Marshall Berol: The Encompass Fund is set up as a no-load general mutual fund. It's not a hedge fund. We're an SEC-registered no-load mutual fund. It was set up to invest in companies regardless of market cap size because we don't think a fund should be limited to investing in large or small companies, or any type of company. It was also set up to invest in any areas we believe offer good, long-term appreciation.
In the Encompass Fund we can invest in any sectors that we think look attractive. For the last several years and even before we started the Fund, with our private accounts, we've believed in resource companies – gold, silver, other commodities – so we were invested there. When we established the Fund, we invested in a number of resource companies. We do have other areas we like – healthcare, particularly, and some special situations that we invest in. From the standpoint of the Fund, we don't want to be necessarily a resource fund or a gold fund. We want to invest where we believe there are opportunities for long-term appreciation and that leads us to a variety of the resource sectors currently.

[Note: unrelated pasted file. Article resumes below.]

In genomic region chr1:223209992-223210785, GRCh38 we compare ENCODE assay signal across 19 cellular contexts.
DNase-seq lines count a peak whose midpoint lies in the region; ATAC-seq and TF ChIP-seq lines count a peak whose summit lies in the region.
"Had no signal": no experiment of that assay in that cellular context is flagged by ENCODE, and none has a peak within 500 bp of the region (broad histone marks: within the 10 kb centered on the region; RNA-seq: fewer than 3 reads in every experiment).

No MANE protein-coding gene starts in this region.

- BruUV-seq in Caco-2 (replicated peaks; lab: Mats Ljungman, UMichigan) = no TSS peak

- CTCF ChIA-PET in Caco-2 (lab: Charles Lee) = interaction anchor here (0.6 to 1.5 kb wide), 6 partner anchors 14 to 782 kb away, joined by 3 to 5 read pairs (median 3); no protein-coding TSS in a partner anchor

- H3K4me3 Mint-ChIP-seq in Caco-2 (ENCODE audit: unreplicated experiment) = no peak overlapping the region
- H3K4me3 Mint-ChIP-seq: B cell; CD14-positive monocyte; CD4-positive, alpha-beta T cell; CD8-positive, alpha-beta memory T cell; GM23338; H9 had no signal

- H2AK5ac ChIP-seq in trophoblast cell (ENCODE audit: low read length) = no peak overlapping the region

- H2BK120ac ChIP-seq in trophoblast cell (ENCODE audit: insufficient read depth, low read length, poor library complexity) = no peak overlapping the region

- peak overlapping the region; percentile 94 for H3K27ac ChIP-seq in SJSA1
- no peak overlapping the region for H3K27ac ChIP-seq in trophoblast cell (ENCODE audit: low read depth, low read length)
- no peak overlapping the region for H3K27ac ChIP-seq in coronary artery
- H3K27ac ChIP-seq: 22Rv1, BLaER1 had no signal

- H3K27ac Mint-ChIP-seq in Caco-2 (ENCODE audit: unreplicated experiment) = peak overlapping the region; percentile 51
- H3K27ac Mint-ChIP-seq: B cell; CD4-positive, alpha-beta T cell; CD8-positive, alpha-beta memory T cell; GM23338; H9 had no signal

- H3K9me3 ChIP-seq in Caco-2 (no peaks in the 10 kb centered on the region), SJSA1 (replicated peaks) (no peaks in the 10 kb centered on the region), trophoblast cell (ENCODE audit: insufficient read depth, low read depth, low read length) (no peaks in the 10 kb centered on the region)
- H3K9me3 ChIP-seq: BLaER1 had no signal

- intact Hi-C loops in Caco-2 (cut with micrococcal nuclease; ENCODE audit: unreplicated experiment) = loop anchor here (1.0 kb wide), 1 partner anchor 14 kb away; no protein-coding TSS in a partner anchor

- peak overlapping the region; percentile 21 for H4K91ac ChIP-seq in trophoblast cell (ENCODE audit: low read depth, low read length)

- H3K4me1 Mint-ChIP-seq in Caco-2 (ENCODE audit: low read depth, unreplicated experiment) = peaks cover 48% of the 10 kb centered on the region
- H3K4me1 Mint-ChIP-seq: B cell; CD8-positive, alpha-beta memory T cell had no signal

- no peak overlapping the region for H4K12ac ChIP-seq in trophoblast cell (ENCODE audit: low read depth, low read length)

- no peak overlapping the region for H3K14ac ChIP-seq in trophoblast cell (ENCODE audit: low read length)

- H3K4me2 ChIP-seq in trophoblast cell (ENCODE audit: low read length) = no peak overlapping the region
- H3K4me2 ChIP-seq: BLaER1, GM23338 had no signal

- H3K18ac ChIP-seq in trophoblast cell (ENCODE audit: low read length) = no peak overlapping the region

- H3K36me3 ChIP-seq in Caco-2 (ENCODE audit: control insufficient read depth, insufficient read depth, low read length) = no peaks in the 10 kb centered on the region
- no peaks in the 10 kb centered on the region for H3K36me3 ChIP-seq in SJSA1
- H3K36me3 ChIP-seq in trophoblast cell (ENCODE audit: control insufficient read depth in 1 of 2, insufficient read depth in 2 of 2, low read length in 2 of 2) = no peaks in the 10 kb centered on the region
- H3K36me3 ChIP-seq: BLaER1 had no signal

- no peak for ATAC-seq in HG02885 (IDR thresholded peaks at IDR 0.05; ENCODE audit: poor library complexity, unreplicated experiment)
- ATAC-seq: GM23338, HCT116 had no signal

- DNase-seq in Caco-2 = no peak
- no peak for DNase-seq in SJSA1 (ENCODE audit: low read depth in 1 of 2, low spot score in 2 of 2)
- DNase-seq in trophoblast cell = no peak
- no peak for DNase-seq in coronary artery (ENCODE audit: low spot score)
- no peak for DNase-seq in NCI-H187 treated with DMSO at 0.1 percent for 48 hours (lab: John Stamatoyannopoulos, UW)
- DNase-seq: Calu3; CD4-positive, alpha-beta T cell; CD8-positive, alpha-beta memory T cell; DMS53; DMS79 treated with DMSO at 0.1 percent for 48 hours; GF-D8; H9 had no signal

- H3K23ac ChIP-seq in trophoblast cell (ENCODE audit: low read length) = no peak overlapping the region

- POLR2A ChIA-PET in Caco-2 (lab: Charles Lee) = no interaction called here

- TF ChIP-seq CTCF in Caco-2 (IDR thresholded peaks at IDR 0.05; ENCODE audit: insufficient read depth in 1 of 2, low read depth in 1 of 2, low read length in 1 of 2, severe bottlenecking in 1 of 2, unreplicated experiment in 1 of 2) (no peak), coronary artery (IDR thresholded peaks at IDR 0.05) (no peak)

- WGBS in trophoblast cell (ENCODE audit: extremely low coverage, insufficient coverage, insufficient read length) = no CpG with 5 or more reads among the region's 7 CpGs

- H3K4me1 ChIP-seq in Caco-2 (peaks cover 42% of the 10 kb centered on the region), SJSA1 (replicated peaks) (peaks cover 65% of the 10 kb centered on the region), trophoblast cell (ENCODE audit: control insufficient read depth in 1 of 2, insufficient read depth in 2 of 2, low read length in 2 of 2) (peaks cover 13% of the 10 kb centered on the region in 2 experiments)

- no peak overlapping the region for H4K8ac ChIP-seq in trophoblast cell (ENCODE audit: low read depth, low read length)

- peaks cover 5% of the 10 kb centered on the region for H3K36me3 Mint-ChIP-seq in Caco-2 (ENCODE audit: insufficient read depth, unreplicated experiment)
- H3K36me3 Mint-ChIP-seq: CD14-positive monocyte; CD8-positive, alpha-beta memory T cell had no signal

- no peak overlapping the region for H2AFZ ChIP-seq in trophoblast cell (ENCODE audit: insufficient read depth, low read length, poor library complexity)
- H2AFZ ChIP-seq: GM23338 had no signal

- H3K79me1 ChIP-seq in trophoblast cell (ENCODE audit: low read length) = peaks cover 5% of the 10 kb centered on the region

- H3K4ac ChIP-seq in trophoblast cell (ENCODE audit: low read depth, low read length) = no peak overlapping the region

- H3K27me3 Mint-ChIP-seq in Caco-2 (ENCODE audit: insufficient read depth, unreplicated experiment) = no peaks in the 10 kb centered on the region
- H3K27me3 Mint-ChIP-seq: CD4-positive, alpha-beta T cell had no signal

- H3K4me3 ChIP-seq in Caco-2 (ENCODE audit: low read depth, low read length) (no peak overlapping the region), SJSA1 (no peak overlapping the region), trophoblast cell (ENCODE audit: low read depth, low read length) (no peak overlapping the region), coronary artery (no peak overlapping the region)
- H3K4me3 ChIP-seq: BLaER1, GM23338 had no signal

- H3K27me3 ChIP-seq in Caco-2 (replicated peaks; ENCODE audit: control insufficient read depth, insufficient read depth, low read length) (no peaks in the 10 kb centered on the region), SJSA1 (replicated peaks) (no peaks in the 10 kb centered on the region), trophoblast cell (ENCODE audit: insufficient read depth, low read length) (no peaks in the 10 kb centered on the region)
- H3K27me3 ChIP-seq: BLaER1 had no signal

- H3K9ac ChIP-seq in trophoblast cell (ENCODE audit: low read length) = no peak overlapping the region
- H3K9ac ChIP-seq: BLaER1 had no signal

TGR: Can you clarify for me in terms of long-term appreciation are you looking at that as a sector play long-term appreciation or actually buying individual companies and holding them for long-term appreciation?
Malcolm Gissen: I would say both. When Marshall and I got into this business, 'long term' meant 5 to 10 to 15 years. Nowadays, long term seems to mean two to four years. The definition of ‘long term’ has clearly changed as investors have gotten less and less patient. We want to have exposure to metals and we believe that once we make that decision and decide which metals may look more attractive now than others, we're going to find the companies that we think will provide us the most upside potential – taking into account the risk – for that particular metal.